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I have to paint. My knowledge of language limits me. I have so much I need to say, but fear saying it, and lack wisdom or the patience to find the means to communicate it in words that ultimately lack the complexity to represent what I feel. “L'esprit de l’escalier” is a French phrase with a secondary meaning which describes the feeling you get when you leave a conversation thinking about everything you could have said. Each of these canvases encompasses feelings, actions and emotions which remain a record greater than words on a page. Every mark becomes a cathartic flow of uncalculated and spontaneous sequences dependent on the one prior. Brush strokes, scrapes, drips, and splatters that remain represent love, healing, frustration, forgiveness, loss and strength in an intuitively expressionist process. The Greek word “Meraki” means “To do something with love or soul, or equivalently to put something in yourself into your work.” Even within other languages, the canvas becomes my strongest voice, my journal, and within the conglomeration of color, my support group.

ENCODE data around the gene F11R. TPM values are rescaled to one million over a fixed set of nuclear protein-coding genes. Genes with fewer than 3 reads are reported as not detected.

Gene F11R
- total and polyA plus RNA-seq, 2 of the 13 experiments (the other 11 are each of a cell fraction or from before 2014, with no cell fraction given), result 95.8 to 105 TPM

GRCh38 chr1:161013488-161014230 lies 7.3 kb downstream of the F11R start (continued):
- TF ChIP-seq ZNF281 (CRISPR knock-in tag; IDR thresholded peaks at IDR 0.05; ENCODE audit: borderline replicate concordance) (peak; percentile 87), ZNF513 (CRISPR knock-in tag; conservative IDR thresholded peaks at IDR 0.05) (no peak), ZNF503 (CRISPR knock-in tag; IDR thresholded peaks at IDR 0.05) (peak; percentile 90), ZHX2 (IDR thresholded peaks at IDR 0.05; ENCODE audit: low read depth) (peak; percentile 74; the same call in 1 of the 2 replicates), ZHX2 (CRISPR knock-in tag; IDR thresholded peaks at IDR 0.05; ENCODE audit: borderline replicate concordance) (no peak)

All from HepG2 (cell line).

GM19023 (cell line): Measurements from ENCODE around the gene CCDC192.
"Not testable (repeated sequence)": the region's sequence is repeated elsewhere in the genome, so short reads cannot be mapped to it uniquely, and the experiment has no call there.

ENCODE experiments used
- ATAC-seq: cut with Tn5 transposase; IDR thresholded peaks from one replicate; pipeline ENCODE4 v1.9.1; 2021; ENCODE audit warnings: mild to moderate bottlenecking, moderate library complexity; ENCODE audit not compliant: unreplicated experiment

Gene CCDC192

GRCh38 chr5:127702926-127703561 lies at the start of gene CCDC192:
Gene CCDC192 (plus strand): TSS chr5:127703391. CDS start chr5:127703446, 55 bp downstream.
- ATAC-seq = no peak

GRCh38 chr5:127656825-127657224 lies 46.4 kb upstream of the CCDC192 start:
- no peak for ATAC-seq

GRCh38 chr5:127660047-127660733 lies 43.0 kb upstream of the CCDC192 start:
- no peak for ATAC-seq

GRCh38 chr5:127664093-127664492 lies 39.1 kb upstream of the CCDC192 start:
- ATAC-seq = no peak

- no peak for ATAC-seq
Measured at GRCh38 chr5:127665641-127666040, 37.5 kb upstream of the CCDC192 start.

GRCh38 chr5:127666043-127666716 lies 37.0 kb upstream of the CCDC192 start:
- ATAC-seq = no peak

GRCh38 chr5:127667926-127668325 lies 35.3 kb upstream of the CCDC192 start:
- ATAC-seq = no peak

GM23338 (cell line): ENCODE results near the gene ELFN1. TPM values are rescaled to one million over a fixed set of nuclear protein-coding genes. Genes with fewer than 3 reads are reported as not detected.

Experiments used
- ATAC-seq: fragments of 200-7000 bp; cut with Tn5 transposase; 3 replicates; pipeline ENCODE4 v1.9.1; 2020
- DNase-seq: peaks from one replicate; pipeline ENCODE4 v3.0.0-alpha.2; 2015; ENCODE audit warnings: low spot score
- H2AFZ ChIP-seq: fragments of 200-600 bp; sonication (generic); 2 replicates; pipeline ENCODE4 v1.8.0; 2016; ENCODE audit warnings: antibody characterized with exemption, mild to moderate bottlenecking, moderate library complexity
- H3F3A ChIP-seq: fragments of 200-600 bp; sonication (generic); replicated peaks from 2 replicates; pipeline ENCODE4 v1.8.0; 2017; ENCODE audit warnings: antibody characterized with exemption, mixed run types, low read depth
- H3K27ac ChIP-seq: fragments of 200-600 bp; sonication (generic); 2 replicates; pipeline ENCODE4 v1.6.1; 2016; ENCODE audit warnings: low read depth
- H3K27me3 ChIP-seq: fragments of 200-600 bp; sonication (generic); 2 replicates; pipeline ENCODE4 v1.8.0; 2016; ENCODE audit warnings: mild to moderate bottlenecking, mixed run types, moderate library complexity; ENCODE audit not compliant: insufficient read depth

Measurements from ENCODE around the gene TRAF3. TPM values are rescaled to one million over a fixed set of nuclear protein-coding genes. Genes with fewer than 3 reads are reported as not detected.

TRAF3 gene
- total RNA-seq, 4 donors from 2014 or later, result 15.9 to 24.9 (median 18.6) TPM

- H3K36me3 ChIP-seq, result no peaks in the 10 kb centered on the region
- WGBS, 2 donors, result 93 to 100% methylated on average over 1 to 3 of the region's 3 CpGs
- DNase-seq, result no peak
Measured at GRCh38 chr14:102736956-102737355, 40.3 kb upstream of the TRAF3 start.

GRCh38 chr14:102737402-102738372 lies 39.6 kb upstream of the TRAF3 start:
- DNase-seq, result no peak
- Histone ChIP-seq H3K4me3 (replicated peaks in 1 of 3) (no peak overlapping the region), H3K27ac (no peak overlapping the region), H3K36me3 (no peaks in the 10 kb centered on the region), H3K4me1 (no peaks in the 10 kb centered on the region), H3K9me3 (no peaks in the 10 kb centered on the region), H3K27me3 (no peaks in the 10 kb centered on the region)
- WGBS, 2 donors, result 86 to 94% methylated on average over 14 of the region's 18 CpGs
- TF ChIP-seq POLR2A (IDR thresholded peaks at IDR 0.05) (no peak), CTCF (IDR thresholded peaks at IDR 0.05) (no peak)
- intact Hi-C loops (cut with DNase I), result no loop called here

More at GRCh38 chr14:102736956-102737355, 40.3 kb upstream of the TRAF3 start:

But eventually, as this canvas becomes a public narrative, my feelings and insecurities are on display for public consumption and judgment. The French term “La douleur exquise” defines the pain felt only when you crave the affection from someone you know you can never have.” With my narrative being interpretive and dependent upon the individual experiences of the viewer, the canvas provokes a safe conversation with the viewer rather than a monologue of the artist. Within this conversation, there is empathy and acceptance as the viewer pauses within his/her own memories. Perhaps within these marks and hues, understanding occurs as emotions and memories become faintly familiar. We can find unity in our forgiveness, empathy in our experiences. An understanding of release.
Pigments juxtaposed in complex relationships upon the canvas impose emotional connections within the viewer. Just as individual personalities define each social situation, color and tonality imitate life in creating the context which defines the mood of the painting. Color sequence and mark making on a canvas can similarly affect one’s mood and trigger memories in a comforting, redemptive way. I have found my Meraki.
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